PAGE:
Richard Louv, in his 2005 book The Last Child in the Woods, refers to "nature deficit disorder", which manifests itself in a range of psychological and physical health problems, caused by an absence of outdoor life and increasing dependence on indoor pursuits, including TV and video games.
Interaction with nature actually reduces symptoms of Attention Deficit Disorder, depression and obesity … even dementia. The Australian Alzheimer's Association recently published Bird Watching in My Backyard adding that people who engage physically, mentally and socially, are less likely to get the disease. Who'd have thought, birdwatching is good for your health!
Many birdwatchers can trace their interest to a moment, where they realised that life beyond their world was beautiful and they needed to be part of it.
The celebrated author Jonathan Franzen who opened the Melbourne Writer's Festival a couple of years ago explained how a friend showed him migrant birds in New York's Central Park. Priding himself as a deep-thinker, Franzen was surprised at how he'd missed what is apparently so obvious to him now. Birdwatching has changed his life. It's made him happier.
After completing a film with Damon Albarn and the band 'Gorillaz', film-maker Ceri Levy says he embarked on a quirky film about birders but then “I started filming and there suddenly came a moment where I wanted to put my camera down and look at what they were looking at … the beauty that surrounds us every day that we are often not aware of”. This change of direction gave rise to the conservation project Ghosts of Gone Birds with artists and musicians world-wide.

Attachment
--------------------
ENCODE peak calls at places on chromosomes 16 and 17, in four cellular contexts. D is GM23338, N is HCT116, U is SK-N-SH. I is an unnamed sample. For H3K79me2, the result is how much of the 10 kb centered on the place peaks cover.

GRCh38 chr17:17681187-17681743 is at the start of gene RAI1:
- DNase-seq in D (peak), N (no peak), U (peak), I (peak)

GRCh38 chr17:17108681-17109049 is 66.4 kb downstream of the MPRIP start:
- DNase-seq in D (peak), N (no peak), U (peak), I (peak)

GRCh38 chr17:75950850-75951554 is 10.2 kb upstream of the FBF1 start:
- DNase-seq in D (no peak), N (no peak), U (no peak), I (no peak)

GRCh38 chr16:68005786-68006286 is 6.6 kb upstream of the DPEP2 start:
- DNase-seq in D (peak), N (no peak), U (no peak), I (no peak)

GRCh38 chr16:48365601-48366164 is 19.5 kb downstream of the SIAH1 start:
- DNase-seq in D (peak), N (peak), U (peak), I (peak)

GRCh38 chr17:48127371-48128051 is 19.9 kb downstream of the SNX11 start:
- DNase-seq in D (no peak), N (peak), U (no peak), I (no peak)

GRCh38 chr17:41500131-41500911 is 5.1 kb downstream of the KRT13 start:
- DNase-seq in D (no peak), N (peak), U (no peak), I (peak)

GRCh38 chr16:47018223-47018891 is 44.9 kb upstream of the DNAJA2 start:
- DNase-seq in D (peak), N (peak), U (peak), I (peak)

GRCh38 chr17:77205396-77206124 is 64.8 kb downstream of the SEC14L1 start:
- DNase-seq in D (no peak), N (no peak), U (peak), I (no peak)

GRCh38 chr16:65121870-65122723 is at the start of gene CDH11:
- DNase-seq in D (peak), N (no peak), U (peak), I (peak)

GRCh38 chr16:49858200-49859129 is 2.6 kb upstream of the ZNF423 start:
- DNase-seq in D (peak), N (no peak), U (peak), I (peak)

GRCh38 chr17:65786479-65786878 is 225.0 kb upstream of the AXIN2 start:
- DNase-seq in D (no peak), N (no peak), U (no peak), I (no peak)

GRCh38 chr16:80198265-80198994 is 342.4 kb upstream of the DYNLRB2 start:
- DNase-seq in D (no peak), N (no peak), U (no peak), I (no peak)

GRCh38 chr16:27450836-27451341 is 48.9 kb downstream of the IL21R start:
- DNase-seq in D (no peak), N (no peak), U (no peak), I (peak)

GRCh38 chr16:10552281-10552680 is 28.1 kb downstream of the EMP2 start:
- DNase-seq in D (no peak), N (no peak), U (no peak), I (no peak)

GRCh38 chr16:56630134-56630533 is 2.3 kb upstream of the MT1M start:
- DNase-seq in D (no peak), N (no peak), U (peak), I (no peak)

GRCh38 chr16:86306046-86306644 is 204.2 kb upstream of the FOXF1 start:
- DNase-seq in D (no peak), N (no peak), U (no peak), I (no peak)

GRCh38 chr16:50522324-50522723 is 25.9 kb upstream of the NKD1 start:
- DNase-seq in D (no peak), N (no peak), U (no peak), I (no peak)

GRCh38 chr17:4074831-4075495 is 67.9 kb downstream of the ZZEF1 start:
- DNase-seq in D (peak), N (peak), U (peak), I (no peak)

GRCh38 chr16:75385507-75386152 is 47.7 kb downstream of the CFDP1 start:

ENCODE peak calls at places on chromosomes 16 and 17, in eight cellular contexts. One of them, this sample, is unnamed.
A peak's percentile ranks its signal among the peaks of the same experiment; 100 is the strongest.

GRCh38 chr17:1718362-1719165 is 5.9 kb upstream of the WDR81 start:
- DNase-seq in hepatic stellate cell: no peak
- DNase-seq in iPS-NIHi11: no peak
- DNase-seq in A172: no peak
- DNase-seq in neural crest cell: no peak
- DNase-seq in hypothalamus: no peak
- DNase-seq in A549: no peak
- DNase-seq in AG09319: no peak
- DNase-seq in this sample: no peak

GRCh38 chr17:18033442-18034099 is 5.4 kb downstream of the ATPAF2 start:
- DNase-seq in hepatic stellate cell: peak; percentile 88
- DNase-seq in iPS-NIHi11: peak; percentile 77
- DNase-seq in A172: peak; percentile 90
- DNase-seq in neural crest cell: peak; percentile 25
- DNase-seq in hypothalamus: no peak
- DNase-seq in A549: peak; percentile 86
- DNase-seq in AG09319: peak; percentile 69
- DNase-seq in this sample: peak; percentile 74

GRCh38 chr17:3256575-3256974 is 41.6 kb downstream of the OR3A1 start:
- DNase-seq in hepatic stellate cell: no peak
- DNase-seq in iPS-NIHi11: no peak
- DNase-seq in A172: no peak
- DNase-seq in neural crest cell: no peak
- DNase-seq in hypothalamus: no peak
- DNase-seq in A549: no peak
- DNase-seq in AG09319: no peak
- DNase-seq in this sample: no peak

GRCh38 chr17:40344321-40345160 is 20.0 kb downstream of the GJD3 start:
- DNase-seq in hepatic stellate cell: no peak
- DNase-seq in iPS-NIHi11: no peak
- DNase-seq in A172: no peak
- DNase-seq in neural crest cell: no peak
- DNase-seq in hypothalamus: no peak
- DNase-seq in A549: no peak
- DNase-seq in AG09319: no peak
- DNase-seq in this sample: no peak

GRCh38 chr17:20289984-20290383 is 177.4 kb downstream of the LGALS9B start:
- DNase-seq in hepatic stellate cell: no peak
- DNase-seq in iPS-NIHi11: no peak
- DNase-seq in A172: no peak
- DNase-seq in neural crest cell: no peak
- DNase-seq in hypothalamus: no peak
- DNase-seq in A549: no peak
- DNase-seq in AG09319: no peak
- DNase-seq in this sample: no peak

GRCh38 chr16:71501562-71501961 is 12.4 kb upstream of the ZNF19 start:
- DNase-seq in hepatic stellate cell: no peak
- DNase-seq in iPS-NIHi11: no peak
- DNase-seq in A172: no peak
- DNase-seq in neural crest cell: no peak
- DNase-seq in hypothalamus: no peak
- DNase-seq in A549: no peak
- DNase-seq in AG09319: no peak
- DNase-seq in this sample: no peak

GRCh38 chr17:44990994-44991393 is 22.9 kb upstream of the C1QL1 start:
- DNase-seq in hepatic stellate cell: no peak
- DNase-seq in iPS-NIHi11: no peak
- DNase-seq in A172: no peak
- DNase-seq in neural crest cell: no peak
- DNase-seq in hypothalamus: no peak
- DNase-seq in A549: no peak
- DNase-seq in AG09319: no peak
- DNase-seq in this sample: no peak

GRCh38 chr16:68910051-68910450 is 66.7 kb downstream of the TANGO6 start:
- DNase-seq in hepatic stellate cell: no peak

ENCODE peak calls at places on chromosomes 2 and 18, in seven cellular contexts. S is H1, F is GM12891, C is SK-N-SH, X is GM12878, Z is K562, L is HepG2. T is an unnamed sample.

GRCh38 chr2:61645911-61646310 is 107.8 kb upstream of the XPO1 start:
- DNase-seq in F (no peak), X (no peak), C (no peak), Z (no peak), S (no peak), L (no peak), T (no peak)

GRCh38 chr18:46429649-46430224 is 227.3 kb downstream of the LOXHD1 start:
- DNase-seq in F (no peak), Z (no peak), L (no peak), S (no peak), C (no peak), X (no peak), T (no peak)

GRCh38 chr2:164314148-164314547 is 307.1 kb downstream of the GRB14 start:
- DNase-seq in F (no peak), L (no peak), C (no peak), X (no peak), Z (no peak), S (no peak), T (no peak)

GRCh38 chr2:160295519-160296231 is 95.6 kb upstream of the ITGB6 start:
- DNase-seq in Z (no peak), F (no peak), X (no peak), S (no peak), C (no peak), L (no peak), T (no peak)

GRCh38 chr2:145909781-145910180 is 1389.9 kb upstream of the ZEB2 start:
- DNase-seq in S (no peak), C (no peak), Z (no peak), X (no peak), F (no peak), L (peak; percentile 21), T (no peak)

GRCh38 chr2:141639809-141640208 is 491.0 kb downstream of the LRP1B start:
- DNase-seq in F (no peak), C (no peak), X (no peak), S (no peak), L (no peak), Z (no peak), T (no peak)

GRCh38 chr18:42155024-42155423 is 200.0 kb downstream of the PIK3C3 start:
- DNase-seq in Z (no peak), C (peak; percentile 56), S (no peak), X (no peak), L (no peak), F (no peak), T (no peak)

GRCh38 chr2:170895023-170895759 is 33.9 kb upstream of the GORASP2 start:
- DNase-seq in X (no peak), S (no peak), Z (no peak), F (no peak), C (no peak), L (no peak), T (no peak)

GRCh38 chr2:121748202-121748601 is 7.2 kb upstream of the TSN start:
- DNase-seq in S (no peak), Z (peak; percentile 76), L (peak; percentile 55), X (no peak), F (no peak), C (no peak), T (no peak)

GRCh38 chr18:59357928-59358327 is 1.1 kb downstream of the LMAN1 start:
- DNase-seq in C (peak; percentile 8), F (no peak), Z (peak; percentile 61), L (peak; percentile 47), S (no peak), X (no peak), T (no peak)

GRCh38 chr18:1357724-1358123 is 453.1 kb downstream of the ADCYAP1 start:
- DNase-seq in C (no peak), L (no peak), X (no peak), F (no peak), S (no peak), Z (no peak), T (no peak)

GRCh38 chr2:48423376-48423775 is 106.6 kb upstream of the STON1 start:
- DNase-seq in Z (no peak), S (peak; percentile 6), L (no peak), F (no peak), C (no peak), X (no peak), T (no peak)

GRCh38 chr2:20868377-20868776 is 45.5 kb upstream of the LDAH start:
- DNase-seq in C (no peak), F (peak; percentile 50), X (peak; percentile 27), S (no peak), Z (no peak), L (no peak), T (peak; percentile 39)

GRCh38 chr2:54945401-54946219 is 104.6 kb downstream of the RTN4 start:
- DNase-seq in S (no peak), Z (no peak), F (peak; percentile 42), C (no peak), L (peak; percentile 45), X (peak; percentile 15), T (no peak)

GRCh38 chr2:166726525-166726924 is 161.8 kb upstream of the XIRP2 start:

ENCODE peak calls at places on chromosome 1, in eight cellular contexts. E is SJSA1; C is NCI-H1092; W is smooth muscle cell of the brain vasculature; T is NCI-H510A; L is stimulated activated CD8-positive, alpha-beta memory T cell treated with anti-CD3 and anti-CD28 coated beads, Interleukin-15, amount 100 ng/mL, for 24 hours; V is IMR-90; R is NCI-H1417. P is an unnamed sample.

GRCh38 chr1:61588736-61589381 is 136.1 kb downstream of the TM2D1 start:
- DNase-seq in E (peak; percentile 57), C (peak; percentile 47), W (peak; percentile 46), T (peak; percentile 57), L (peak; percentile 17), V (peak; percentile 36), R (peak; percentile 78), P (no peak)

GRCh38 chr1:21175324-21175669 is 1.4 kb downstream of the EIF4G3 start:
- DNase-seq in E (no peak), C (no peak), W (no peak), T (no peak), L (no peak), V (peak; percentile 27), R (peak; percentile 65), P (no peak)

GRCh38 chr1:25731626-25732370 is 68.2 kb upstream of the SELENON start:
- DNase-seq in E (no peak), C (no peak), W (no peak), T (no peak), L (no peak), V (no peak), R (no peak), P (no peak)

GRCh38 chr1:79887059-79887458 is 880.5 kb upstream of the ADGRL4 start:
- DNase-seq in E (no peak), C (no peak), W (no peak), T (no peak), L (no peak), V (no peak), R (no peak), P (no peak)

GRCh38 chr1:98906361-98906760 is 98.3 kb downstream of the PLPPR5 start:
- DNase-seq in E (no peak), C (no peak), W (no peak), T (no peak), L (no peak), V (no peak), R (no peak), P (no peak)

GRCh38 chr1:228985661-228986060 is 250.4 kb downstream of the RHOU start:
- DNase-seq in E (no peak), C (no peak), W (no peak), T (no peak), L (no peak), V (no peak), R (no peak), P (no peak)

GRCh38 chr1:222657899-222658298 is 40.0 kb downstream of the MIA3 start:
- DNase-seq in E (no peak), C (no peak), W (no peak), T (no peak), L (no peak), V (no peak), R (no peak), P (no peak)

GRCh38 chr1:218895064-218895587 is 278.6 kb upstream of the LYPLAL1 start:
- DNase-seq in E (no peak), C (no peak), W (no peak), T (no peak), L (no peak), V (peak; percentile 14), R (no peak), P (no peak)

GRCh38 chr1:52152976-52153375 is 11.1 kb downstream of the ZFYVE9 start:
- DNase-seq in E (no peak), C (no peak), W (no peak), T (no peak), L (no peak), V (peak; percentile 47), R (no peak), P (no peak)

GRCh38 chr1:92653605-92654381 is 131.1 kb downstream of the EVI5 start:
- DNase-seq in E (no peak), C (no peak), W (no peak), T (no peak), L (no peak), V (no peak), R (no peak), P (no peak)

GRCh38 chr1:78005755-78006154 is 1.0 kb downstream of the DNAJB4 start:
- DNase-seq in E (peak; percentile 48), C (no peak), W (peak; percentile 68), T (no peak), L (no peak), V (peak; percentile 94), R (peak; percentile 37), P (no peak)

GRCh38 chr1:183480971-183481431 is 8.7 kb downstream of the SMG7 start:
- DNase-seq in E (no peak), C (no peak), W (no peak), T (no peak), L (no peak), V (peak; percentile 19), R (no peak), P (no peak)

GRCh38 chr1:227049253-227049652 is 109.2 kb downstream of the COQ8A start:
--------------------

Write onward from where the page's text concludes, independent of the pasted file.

Ironically, the conservation fraternity often crowbars birdwatching into a place it should never be … the place most people are trying to escape. It is fast becoming a thing of scientific scrutiny. Like putting batteries in a child's yo-yo, all this means it loses its essential and compulsive simplicity.
When you spend time with nature you'll realise it is very personal and transcendent, even if you're sharing the moment with close friends. Birdwatcher and lead guitarist Martin Noble of British Sea Power says, “I get a very similar feeling from music and birds. It's the thrill of seeing something new, the beauty and the sounds they make”. Non-birder Australian singer songwriter Brett Winterford yearns for more contact with the Australian bush – his music, he says, is an endangered species, affected by the increasing urbanisation of his life.
Birds have and always will be a metaphor for freedom and birdwatching reflects our need to break away from the constraints of a crowded life, of work and family pressure. Everyone does it for their own reasons and at different pace. There's no reason to make excuses … it's really quite normal, honest, like watching a sunset, or the ocean roll in.
If you're like the rest of us though, it won't be long before you'll be answering your friends' probing questions about why you choose to spend your holiday on a slow boat upriver in Borneo; or trying to justify to your partner why you've invested in that new 500mm lens.
Then you'll know you've 'fledged', become one of us and like so many others before you, may just wonder what you've been missing all your life.